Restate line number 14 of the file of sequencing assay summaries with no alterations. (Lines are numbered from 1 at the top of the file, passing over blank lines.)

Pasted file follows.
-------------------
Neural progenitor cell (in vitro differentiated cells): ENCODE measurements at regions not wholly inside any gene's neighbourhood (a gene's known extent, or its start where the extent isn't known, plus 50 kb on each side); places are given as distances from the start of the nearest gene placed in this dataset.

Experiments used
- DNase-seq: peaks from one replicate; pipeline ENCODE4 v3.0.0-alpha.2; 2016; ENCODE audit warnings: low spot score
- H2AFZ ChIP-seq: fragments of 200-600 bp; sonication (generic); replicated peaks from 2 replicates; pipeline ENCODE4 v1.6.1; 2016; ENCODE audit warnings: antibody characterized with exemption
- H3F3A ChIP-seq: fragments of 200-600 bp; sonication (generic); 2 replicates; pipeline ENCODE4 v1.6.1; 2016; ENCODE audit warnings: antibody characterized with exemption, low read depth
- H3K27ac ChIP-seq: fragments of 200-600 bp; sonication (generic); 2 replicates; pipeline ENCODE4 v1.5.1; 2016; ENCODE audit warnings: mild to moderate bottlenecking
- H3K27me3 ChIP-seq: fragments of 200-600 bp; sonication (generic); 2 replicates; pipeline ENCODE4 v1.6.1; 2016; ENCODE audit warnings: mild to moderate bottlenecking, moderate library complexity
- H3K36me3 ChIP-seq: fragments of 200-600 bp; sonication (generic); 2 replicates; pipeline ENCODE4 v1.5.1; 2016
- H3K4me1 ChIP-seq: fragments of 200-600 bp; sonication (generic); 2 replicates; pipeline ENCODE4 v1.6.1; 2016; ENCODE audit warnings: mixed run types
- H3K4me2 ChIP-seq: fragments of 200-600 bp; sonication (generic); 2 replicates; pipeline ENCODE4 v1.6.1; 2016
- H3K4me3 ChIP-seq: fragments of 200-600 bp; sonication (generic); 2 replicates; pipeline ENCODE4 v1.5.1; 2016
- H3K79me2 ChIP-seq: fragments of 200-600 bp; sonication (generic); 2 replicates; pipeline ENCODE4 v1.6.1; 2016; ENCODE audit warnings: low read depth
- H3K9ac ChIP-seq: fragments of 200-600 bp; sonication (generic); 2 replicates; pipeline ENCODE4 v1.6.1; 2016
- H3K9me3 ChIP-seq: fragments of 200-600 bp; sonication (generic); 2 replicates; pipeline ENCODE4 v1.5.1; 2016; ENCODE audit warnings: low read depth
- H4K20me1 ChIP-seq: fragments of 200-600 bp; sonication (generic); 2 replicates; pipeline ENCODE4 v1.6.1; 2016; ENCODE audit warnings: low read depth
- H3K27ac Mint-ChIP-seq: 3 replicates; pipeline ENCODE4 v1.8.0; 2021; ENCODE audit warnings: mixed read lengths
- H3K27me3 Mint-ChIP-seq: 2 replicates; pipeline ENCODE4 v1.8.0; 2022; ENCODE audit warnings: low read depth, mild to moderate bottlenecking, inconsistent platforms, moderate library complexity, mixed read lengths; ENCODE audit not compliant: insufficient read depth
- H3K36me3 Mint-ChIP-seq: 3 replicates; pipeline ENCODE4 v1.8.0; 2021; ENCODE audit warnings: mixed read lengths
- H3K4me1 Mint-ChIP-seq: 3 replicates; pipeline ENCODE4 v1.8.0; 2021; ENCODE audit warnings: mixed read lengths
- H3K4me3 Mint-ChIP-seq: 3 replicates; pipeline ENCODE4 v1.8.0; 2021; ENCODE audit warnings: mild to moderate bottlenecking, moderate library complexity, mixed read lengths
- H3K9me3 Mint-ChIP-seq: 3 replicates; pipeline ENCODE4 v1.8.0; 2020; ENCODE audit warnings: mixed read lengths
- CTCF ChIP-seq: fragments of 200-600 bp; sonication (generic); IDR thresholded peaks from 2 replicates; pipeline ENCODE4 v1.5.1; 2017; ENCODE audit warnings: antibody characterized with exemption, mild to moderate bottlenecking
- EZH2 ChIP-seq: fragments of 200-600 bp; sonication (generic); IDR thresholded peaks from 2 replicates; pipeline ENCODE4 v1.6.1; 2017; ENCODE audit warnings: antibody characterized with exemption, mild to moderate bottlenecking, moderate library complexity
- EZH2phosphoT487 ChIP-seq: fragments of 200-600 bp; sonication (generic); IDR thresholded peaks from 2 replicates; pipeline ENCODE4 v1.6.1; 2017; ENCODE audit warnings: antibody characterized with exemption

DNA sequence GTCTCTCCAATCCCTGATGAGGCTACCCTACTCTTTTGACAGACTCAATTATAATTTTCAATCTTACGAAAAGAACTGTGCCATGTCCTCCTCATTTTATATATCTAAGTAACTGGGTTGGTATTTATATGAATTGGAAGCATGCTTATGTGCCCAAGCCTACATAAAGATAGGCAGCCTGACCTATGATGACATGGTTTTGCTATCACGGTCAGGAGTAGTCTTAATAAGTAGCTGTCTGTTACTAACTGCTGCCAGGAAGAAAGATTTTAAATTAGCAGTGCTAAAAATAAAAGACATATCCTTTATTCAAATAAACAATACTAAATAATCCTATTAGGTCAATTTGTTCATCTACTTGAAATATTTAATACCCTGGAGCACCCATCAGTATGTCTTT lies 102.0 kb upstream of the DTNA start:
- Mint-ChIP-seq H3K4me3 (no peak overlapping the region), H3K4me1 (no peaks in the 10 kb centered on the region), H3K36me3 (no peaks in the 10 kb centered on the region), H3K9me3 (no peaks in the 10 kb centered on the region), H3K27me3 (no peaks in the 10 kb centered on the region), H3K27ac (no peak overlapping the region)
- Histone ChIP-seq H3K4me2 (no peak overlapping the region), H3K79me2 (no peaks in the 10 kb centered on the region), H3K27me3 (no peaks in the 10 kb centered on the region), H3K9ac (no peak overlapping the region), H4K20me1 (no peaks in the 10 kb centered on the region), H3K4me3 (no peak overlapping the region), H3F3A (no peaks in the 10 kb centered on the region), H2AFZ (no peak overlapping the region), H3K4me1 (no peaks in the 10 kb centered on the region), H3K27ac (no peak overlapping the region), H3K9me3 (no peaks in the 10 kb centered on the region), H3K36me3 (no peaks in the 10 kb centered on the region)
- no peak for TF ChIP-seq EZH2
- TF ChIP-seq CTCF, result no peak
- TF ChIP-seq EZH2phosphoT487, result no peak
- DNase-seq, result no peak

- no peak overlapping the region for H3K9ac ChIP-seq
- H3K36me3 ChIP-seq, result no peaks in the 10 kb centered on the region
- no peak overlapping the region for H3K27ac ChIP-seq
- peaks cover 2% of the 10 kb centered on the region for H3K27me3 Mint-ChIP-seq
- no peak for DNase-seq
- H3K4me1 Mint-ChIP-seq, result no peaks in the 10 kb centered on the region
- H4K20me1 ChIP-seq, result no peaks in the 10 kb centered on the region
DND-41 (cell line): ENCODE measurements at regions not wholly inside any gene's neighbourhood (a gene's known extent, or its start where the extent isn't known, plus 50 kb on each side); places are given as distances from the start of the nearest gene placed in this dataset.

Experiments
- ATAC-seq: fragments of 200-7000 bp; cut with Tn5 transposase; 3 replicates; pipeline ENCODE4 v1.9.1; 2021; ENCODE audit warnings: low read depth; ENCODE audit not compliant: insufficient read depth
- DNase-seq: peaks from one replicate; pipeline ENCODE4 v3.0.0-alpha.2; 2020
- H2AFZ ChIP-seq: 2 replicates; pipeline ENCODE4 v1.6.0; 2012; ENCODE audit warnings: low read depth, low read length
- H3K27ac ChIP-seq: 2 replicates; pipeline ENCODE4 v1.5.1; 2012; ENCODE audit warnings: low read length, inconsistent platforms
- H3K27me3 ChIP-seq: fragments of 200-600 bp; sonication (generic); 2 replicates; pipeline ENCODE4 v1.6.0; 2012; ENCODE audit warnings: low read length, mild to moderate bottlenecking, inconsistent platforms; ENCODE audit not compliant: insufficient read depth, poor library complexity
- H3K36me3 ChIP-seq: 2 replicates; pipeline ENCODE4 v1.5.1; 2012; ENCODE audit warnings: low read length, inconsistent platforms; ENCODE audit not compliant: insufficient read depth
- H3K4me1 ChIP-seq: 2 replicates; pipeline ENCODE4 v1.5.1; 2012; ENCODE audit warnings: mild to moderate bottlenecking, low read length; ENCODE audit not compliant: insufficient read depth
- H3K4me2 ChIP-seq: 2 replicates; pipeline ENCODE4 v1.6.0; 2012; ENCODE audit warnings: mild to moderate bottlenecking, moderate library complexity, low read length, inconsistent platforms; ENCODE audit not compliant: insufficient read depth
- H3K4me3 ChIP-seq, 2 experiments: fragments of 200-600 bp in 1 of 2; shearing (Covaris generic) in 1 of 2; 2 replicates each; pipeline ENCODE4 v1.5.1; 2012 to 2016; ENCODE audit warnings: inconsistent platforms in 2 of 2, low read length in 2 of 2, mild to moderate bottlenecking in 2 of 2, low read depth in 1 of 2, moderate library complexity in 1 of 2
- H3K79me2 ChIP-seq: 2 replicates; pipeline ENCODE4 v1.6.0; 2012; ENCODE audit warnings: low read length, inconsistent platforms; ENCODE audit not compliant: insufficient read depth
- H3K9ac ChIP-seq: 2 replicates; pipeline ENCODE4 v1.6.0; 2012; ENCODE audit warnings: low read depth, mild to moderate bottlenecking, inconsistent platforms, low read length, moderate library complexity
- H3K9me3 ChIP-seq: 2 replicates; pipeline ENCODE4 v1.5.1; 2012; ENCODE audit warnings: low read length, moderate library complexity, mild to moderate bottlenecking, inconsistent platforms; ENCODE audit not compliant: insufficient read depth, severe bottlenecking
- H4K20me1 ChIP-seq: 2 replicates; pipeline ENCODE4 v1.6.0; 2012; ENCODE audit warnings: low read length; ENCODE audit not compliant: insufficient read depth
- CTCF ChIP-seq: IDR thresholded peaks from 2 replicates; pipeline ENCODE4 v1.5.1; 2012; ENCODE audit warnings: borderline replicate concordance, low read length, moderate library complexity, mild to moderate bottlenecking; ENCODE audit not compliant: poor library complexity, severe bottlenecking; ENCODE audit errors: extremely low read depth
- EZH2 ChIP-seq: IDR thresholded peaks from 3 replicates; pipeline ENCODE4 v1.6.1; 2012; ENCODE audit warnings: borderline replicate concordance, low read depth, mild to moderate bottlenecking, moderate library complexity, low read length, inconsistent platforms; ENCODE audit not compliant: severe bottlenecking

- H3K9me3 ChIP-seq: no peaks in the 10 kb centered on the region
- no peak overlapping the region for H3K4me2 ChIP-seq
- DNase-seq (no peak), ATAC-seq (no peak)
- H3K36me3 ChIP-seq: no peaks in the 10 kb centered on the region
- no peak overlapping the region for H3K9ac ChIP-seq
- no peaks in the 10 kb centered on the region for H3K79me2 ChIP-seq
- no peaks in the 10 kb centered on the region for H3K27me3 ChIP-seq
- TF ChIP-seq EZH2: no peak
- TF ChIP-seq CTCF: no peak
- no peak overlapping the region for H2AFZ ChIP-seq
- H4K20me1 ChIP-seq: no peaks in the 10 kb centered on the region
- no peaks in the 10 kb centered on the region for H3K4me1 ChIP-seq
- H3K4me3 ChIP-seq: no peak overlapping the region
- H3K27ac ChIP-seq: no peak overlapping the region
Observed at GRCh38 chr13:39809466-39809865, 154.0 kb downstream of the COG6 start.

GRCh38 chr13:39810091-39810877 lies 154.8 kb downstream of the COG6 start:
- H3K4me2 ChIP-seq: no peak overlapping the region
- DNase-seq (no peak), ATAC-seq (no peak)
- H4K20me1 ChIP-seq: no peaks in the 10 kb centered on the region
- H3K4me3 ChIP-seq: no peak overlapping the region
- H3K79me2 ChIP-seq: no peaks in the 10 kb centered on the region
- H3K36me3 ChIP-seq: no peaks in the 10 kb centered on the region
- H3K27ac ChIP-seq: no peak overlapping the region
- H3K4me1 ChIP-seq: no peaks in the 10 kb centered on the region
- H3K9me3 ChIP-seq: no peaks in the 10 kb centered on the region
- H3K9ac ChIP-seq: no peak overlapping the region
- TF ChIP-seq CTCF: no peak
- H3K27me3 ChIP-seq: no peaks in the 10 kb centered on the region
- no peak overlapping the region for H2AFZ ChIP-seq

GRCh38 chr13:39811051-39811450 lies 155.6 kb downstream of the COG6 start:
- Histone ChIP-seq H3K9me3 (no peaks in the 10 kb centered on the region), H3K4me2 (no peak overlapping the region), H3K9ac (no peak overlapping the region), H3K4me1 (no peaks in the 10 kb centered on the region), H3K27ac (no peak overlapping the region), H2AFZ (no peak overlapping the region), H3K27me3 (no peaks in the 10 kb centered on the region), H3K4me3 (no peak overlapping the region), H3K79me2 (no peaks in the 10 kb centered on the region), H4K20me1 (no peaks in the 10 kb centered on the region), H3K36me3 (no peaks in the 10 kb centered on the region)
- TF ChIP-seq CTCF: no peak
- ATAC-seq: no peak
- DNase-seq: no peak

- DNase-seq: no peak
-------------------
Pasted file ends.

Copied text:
- H3K9me3 ChIP-seq: fragments of 200-600 bp; sonication (generic); 2 replicates; pipeline ENCODE4 v1.5.1; 2016; ENCODE audit warnings: low read depth